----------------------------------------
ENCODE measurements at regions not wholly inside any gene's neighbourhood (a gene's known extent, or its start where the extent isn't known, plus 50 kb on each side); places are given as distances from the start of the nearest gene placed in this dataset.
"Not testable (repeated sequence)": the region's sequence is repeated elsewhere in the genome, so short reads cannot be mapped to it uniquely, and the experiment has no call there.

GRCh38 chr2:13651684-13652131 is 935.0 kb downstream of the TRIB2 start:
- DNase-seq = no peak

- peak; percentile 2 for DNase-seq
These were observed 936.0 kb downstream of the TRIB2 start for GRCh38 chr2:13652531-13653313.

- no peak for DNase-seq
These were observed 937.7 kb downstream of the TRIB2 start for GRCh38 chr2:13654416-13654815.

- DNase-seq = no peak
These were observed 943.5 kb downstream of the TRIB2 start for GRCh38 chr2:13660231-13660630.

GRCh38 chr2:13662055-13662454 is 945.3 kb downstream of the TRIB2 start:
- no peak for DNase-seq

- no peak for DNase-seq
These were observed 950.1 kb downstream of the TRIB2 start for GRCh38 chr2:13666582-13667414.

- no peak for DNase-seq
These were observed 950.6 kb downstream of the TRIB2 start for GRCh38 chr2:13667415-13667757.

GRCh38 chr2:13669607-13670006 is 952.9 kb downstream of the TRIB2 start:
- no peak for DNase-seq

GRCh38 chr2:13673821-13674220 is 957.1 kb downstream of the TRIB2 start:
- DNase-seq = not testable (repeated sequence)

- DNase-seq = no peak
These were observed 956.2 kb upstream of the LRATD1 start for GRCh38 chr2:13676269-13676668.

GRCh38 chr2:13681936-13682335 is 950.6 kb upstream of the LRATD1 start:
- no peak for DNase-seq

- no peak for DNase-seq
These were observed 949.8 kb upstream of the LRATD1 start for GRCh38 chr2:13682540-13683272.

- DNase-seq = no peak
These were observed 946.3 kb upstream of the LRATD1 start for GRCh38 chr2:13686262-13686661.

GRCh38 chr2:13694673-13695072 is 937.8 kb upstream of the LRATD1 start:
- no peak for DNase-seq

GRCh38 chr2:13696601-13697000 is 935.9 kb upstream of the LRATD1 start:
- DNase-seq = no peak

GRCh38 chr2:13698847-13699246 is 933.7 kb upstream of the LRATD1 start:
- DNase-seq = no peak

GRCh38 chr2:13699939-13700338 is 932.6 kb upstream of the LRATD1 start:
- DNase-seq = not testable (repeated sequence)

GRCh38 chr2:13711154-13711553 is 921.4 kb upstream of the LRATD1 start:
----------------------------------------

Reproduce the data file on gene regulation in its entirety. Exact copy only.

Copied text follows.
ENCODE measurements at regions not wholly inside any gene's neighbourhood (a gene's known extent, or its start where the extent isn't known, plus 50 kb on each side); places are given as distances from the start of the nearest gene placed in this dataset.
"Not testable (repeated sequence)": the region's sequence is repeated elsewhere in the genome, so short reads cannot be mapped to it uniquely, and the experiment has no call there.

GRCh38 chr2:13651684-13652131 is 935.0 kb downstream of the TRIB2 start:
- DNase-seq = no peak

- peak; percentile 2 for DNase-seq
These were observed 936.0 kb downstream of the TRIB2 start for GRCh38 chr2:13652531-13653313.

- no peak for DNase-seq
These were observed 937.7 kb downstream of the TRIB2 start for GRCh38 chr2:13654416-13654815.

- DNase-seq = no peak
These were observed 943.5 kb downstream of the TRIB2 start for GRCh38 chr2:13660231-13660630.

GRCh38 chr2:13662055-13662454 is 945.3 kb downstream of the TRIB2 start:
- no peak for DNase-seq

- no peak for DNase-seq
These were observed 950.1 kb downstream of the TRIB2 start for GRCh38 chr2:13666582-13667414.

- no peak for DNase-seq
These were observed 950.6 kb downstream of the TRIB2 start for GRCh38 chr2:13667415-13667757.

GRCh38 chr2:13669607-13670006 is 952.9 kb downstream of the TRIB2 start:
- no peak for DNase-seq

GRCh38 chr2:13673821-13674220 is 957.1 kb downstream of the TRIB2 start:
- DNase-seq = not testable (repeated sequence)

- DNase-seq = no peak
These were observed 956.2 kb upstream of the LRATD1 start for GRCh38 chr2:13676269-13676668.

GRCh38 chr2:13681936-13682335 is 950.6 kb upstream of the LRATD1 start:
- no peak for DNase-seq

- no peak for DNase-seq
These were observed 949.8 kb upstream of the LRATD1 start for GRCh38 chr2:13682540-13683272.

- DNase-seq = no peak
These were observed 946.3 kb upstream of the LRATD1 start for GRCh38 chr2:13686262-13686661.

GRCh38 chr2:13694673-13695072 is 937.8 kb upstream of the LRATD1 start:
- no peak for DNase-seq

GRCh38 chr2:13696601-13697000 is 935.9 kb upstream of the LRATD1 start:
- DNase-seq = no peak

GRCh38 chr2:13698847-13699246 is 933.7 kb upstream of the LRATD1 start:
- DNase-seq = no peak

GRCh38 chr2:13699939-13700338 is 932.6 kb upstream of the LRATD1 start:
- DNase-seq = not testable (repeated sequence)

GRCh38 chr2:13711154-13711553 is 921.4 kb upstream of the LRATD1 start: